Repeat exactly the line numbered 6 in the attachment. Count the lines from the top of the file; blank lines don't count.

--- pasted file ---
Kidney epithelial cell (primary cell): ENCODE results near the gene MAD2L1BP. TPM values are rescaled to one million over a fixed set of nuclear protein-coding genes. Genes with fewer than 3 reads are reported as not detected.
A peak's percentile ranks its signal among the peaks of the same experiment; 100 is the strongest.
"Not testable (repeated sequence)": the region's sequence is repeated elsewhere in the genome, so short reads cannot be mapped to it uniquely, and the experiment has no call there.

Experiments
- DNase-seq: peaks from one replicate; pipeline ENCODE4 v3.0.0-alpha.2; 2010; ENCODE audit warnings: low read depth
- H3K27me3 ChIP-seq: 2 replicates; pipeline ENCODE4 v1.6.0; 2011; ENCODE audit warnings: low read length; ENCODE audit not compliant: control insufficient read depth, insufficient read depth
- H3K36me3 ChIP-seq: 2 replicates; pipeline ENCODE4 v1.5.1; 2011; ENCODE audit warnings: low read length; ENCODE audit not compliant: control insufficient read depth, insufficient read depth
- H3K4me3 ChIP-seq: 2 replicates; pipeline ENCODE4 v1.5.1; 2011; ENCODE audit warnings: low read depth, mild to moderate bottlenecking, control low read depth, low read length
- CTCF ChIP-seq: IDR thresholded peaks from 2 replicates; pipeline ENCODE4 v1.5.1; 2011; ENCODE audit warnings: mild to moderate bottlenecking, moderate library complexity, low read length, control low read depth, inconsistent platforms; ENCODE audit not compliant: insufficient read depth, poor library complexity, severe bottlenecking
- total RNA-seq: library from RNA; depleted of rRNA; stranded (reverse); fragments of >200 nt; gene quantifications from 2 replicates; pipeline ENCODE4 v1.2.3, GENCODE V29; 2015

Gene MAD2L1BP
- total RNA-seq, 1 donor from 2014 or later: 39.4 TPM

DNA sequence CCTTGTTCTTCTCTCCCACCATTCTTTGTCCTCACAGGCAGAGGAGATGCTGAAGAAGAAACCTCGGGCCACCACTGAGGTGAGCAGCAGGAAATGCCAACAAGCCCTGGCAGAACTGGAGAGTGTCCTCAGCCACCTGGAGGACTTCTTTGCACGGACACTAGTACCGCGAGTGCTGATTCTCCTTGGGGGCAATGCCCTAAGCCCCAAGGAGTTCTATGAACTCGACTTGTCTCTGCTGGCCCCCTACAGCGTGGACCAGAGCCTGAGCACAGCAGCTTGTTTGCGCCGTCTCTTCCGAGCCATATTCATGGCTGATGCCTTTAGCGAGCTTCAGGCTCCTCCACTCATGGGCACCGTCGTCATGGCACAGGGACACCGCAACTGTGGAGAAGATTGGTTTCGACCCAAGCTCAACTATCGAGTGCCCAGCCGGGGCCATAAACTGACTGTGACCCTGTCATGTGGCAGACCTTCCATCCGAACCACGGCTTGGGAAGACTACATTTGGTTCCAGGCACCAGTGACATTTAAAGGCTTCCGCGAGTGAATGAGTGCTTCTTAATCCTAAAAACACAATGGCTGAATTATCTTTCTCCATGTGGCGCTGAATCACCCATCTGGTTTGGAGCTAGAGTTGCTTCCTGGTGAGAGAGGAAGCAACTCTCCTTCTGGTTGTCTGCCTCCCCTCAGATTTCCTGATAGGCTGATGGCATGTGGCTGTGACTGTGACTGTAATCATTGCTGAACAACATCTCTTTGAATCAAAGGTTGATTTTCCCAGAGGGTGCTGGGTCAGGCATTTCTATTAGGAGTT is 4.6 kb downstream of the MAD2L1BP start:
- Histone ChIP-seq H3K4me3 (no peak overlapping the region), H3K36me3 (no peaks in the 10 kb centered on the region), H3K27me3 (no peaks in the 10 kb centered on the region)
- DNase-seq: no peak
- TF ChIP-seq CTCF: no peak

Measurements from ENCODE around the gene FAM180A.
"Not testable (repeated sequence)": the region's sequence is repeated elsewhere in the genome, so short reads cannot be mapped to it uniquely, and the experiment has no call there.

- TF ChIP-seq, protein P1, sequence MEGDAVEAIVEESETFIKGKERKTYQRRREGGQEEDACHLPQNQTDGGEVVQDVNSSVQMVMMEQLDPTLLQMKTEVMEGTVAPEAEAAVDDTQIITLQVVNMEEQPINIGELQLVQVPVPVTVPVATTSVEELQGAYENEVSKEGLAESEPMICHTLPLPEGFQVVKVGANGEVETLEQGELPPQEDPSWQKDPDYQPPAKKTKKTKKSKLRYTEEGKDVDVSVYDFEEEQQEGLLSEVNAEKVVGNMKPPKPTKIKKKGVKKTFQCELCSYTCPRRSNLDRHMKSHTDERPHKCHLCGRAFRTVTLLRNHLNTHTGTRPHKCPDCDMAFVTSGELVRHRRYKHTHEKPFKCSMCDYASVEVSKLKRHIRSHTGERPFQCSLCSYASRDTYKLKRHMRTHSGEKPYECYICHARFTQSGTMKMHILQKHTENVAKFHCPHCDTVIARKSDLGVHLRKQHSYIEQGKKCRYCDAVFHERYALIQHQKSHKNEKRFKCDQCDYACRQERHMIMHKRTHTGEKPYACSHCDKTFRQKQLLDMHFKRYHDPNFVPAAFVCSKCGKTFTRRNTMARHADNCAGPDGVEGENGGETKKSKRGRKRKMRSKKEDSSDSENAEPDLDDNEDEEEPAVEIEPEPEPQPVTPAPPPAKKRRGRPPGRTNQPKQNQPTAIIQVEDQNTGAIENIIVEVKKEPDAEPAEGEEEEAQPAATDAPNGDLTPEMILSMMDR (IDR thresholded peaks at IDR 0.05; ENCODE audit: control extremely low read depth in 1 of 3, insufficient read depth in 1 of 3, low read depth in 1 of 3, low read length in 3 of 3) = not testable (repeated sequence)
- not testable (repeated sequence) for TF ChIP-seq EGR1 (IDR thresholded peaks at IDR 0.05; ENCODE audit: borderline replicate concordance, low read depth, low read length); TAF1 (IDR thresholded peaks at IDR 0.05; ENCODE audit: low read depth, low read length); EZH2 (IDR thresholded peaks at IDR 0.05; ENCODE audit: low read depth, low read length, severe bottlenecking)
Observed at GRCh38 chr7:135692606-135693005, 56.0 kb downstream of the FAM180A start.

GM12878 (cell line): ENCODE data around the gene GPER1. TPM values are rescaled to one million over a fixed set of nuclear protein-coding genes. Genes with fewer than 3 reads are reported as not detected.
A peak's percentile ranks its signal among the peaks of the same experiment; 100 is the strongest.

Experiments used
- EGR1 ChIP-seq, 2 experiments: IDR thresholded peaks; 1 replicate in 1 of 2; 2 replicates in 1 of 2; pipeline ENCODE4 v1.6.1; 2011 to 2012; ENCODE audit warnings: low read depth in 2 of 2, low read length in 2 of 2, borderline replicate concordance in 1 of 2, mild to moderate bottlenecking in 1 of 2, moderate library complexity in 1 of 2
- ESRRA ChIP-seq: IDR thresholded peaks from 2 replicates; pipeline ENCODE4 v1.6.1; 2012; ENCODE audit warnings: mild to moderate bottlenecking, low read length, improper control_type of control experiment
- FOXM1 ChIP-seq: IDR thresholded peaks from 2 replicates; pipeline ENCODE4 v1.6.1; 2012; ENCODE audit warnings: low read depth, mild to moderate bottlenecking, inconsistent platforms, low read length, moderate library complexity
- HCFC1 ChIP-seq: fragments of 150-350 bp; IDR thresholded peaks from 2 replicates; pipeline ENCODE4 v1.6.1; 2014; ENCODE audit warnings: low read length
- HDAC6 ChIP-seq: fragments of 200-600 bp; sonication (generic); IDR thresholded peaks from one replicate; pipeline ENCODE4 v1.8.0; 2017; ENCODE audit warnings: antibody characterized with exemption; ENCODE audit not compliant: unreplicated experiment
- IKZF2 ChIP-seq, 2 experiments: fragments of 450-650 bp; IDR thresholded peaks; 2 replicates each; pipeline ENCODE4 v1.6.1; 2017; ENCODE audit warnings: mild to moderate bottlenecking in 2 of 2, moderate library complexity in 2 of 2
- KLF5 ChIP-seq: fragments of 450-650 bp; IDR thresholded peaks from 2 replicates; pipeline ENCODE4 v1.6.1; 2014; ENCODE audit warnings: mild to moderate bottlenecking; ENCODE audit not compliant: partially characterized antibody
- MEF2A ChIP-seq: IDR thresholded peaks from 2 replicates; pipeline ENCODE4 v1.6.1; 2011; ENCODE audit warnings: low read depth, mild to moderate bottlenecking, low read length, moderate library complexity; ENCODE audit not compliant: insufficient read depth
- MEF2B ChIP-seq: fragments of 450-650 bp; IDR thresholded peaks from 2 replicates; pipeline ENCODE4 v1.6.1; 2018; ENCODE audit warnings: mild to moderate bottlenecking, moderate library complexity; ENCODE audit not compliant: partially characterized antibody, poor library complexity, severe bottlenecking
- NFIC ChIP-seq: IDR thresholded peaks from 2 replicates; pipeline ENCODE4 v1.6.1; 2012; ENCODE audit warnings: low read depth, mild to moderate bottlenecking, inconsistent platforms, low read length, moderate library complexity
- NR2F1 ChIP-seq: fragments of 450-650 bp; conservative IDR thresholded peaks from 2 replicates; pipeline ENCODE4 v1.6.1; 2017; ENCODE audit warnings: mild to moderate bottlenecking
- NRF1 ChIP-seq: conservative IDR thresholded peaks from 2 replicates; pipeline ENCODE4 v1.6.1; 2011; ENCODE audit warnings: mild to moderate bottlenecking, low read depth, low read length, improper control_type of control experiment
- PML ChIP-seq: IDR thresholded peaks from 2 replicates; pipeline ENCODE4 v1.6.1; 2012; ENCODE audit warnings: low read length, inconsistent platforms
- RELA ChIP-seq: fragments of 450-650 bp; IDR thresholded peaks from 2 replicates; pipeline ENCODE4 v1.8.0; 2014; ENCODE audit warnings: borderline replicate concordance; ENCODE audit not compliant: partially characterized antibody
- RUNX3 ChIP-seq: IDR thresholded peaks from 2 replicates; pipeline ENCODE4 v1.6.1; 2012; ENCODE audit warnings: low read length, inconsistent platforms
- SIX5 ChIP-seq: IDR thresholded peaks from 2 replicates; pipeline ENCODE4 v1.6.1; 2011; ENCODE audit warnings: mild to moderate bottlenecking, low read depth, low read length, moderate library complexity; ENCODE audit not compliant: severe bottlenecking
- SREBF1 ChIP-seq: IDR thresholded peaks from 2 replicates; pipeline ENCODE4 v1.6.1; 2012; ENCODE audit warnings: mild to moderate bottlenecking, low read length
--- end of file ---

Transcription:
- H3K27me3 ChIP-seq: 2 replicates; pipeline ENCODE4 v1.6.0; 2011; ENCODE audit warnings: low read length; ENCODE audit not compliant: control insufficient read depth, insufficient read depth